Artificial system

Portsmouth will remain with an artificial turf pitch at High School

PORTSMOUTH — City officials are pushing ahead with a plan to replace the existing artificial grass pitch surface at Portsmouth Secondary School.

The city council voted 7-2 at a recent meeting to authorize a $3.1 million bond issue to pay for a number of school improvement projects. That includes $1.6 million for the high school’s artificial turf field and tennis courts, according to a memo prepared by City Manager Karen Conard.

The remaining $1.5 million will be used to repair and replace exterior windows at Dondero and Little Harbor Elementary Schools, according to Conard.

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Some community members suggested replacing the existing artificial turf pitch at the high school with a natural grass pitch after low levels of PFAS contaminants were found in the city’s new artificial turf pitch on the community campus.

PFAS are man-made chemicals that have been used in products around the world since the 1950s, including fire-fighting foam, nonstick cookware, and water-repellent fabrics.

In addition to being a suspected carcinogen, exposure to PFAS in drinking water can harm child development, raise cholesterol levels, damage the immune system and interfere with human hormones, according to the Agency for the Toxic Substances and Disease Registry (ATSDR).

Artificial turf pitches are seen in schools, colleges and professional stadiums around the world and city officials have stood by their assertion that they pose no threat to those who play there.

More use, less maintenance

Many city councilors have spoken out in favor of keeping an artificial turf pitch – as included in the city’s capital improvement plan – because it can be used more frequently and for more months of the year. year and is easier to maintain than natural grass.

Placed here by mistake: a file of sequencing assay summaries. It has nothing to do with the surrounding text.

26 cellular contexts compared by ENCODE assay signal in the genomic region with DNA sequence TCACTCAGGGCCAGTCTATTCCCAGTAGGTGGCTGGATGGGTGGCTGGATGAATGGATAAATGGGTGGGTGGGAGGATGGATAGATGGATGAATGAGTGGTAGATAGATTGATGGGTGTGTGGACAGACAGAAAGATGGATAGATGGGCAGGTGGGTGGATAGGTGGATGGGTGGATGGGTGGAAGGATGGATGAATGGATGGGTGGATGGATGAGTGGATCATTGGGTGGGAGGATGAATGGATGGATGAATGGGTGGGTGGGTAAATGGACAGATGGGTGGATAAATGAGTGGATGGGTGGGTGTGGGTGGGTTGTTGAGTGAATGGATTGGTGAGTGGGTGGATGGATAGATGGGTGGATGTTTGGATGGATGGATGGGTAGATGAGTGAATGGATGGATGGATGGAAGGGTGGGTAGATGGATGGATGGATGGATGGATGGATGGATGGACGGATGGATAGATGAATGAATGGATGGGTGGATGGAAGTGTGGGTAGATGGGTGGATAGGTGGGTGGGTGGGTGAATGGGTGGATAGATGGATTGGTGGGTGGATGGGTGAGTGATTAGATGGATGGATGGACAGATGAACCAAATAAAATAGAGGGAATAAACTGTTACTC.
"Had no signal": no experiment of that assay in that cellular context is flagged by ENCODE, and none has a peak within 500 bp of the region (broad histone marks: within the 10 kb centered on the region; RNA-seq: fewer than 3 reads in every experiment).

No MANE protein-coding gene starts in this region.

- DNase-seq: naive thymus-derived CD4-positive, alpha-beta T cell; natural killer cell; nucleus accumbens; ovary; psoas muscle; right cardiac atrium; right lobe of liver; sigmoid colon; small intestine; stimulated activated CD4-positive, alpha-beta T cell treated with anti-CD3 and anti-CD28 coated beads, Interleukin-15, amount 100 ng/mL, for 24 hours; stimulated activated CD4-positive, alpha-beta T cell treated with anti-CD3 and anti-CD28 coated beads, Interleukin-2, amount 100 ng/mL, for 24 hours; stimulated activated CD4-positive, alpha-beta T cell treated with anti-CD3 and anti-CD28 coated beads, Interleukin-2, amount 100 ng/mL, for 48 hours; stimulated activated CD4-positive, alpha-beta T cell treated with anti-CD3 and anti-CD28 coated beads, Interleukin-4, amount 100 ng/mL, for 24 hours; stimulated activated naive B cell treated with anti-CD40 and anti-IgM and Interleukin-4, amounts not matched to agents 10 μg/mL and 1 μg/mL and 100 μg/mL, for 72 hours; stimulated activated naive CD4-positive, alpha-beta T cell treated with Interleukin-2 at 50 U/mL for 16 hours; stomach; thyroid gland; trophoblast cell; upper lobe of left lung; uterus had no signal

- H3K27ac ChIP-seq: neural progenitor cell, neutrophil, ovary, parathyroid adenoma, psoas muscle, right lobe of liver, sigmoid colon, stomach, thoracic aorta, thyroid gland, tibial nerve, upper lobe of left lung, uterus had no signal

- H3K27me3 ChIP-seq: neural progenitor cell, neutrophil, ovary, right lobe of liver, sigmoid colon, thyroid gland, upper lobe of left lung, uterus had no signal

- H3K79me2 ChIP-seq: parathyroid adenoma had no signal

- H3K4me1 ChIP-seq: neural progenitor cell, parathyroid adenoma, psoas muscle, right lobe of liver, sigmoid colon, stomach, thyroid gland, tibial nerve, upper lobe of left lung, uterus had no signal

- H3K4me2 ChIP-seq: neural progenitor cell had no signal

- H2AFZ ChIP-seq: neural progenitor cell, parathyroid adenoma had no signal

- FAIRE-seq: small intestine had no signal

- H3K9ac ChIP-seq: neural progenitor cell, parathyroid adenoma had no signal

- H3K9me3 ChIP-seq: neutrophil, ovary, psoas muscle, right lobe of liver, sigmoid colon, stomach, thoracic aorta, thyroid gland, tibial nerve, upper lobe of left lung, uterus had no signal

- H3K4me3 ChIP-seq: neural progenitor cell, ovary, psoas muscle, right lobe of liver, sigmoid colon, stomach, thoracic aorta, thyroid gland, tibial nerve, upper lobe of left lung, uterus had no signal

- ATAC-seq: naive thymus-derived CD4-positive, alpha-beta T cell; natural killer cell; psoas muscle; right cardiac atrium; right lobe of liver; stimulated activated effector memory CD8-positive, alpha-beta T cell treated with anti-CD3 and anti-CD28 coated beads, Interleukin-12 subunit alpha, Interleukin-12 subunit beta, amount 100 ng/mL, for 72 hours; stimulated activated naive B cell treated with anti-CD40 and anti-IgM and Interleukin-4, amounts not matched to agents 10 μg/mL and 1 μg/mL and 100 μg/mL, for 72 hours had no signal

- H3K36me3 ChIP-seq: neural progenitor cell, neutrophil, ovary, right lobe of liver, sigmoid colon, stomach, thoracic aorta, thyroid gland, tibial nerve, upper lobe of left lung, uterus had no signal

Councilman Andrew Bagley pointed out the difference between having “PFAS in a plastic mat you play on and PFAS in the drinking water you drink.”

“I think it’s important that we understand the difference between playing on artificial turf and drinking water that’s been contaminated,” Bagley said ahead of last week’s vote to approve the bond clearance.

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He also believes that “we don’t have enough land, we don’t have enough fields” in Portsmouth.

“So one grass field equals several grass fields,” Bagley said, adding that “we don’t have the space, the money or the resources to build as many grass fields as we need. “.

Replacing the existing artificial turf field at the high school with another gives more students the opportunity to play sports, he said.

Very small risks

“Giving our children the opportunity to play outweighs the very small risks, scientists say, these grass fields potentially have,” Bagley said.

Councilman Rich Blalock said the weather in New England was not working well with natural grass fields, noting that after rain, grass fields in the city need to rest for three days.

“That means those fields can’t be used, that means students can’t practice, that means they can’t exercise, that means their mental health isn’t helped,” Blalock said.